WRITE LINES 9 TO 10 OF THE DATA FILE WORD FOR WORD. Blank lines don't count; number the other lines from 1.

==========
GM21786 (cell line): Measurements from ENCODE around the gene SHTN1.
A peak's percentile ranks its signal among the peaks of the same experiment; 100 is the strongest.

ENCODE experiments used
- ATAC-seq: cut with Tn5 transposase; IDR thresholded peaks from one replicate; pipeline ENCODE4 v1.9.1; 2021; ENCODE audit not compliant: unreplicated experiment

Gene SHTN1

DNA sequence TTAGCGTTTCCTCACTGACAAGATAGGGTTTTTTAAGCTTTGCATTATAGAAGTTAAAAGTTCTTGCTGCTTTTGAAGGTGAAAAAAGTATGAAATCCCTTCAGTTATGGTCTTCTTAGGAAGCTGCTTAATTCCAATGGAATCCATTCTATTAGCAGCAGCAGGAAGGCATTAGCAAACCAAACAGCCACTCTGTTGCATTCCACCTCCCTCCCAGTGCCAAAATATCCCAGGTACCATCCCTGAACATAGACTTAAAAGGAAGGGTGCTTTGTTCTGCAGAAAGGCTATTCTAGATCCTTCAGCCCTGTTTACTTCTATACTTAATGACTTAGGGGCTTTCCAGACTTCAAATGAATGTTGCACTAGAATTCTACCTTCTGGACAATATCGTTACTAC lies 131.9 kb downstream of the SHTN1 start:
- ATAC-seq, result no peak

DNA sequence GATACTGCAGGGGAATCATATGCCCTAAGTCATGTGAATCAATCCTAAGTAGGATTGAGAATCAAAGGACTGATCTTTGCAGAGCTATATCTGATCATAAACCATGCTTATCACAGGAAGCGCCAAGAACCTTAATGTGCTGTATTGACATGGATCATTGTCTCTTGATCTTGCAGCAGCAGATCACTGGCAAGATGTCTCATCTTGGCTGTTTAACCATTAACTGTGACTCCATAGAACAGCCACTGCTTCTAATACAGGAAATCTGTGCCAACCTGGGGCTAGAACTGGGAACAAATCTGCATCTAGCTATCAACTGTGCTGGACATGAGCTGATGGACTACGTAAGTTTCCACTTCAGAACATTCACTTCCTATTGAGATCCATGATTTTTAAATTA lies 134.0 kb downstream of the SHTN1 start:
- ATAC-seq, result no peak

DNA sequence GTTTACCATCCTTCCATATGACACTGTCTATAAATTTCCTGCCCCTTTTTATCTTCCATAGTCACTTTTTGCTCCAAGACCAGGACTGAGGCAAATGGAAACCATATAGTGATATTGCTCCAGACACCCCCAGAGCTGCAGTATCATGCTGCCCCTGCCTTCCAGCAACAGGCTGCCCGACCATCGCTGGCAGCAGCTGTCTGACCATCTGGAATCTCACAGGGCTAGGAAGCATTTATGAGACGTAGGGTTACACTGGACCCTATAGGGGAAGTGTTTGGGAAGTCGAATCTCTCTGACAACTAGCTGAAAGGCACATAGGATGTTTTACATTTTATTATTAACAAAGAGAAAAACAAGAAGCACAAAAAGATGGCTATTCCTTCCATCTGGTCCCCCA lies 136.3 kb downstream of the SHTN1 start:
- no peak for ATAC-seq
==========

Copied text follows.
- ATAC-seq, result no peak

DNA sequence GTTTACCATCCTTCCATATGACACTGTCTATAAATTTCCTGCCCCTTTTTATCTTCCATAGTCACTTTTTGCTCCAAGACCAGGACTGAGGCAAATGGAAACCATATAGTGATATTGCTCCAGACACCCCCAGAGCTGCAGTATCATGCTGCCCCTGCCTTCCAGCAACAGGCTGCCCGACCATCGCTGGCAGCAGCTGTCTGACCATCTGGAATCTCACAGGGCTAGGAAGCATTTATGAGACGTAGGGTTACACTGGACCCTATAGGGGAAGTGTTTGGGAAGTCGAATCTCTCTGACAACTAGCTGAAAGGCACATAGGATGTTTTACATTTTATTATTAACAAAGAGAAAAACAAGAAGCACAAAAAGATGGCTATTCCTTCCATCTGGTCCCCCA lies 136.3 kb downstream of the SHTN1 start: